Human Rights
Statements By Members

2:05 p.m.

NDP

Alexa McDonough Halifax, NS

Mr. Speaker, the Inter-Parliamentary Union met recently in South Africa, where delegates from 135 countries adopted, without a single dissenting vote, the Governing Council's “Report of the Committee on the Human Rights of Parliamentarians”, which expressed “deep concern at the suspension of” Afghan parliamentarian Malalai Joya's “parliamentary mandate”.

I have raised Ms. Joya's suspension directly with the Prime Minister and with five cabinet ministers before the foreign affairs committee. To this day, the government remains silent while a woman parliamentarian, elected directly by her people, remains expelled from the Afghan parliament for her outspoken criticism of warlords and high level corruption.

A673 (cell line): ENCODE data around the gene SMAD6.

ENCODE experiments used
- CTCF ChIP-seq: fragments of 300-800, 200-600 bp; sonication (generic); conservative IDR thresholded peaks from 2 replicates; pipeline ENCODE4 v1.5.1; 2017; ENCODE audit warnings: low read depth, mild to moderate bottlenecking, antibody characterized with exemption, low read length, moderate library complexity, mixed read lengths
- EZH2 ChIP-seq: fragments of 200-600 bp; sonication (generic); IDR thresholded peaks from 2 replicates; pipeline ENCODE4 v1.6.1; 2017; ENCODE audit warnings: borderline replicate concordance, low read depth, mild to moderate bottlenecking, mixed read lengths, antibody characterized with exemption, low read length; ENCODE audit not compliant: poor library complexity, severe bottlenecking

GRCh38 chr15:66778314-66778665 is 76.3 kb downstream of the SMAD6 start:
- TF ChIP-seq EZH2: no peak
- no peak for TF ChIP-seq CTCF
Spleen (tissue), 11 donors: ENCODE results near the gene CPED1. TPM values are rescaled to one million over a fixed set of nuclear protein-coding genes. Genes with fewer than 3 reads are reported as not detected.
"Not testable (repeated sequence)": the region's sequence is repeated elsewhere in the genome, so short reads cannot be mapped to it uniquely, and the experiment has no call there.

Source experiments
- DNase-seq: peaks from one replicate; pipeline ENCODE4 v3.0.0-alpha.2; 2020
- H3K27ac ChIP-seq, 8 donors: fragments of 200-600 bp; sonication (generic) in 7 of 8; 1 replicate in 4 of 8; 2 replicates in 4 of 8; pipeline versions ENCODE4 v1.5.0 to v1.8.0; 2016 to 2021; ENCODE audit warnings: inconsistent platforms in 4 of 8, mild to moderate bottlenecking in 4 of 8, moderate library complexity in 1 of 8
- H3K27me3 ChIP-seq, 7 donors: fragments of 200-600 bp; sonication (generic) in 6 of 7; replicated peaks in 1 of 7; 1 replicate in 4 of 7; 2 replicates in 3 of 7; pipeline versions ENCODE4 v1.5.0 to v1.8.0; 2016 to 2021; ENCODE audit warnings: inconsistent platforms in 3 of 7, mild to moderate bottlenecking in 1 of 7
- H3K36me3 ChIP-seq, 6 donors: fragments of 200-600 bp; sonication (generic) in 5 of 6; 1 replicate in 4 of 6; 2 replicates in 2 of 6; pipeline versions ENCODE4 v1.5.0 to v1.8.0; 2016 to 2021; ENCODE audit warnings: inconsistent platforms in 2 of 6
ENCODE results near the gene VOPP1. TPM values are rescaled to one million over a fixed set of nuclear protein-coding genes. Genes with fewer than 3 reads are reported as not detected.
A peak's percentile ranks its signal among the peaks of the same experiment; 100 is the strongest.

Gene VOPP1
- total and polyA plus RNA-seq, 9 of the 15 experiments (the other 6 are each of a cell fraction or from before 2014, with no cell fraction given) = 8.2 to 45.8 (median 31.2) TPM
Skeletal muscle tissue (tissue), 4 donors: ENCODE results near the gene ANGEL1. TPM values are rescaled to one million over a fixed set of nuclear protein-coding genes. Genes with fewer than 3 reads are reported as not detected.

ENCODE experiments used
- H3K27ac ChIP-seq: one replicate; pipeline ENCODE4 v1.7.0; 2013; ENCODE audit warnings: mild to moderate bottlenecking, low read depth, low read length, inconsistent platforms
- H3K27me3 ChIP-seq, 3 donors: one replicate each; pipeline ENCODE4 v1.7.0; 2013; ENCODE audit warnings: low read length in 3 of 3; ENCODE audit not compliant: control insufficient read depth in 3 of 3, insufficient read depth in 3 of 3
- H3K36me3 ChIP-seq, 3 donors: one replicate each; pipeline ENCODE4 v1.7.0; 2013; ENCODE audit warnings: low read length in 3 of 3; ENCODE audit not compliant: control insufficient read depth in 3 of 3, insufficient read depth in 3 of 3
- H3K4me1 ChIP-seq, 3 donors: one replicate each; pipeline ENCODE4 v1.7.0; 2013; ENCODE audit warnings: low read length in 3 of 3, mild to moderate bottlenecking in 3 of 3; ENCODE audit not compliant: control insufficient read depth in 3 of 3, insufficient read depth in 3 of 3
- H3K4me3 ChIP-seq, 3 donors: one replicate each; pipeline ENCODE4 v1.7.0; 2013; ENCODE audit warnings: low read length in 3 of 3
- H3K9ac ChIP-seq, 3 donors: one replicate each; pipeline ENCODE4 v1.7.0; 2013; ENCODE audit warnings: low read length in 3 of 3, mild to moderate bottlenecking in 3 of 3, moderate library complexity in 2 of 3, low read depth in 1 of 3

It is reported that MPs called for her to be raped and even killed. She has been called a whore and a prostitute and pelted with water bottles while speaking, yet only Malalai Joya has been suspended from parliament and her passport and security detail revoked.

The government must support the IPU's recommendations and express its concern over the treatment of Malalai Joya and the suspension of her parliamentary mandate.

National Volunteer Week
Statements By Members

2:05 p.m.

Conservative

Mike Wallace Burlington, ON

Mr. Speaker, during this National Volunteer Week, I am proud to honour two great Canadians. Ms. Grandbois of Burlington, Ontario, and Dr. Yang of Surrey, British Columbia, are the recipients of the 2008 Thérèse Casgrain Volunteer Award.

As the member of Parliament for Burlington, I would like to congratulate Ms. Elizabeth Grandbois for her efforts in increasing awareness of ALS, also known as Lou Gehrig's disease. She herself was diagnosed with ALS in 1997.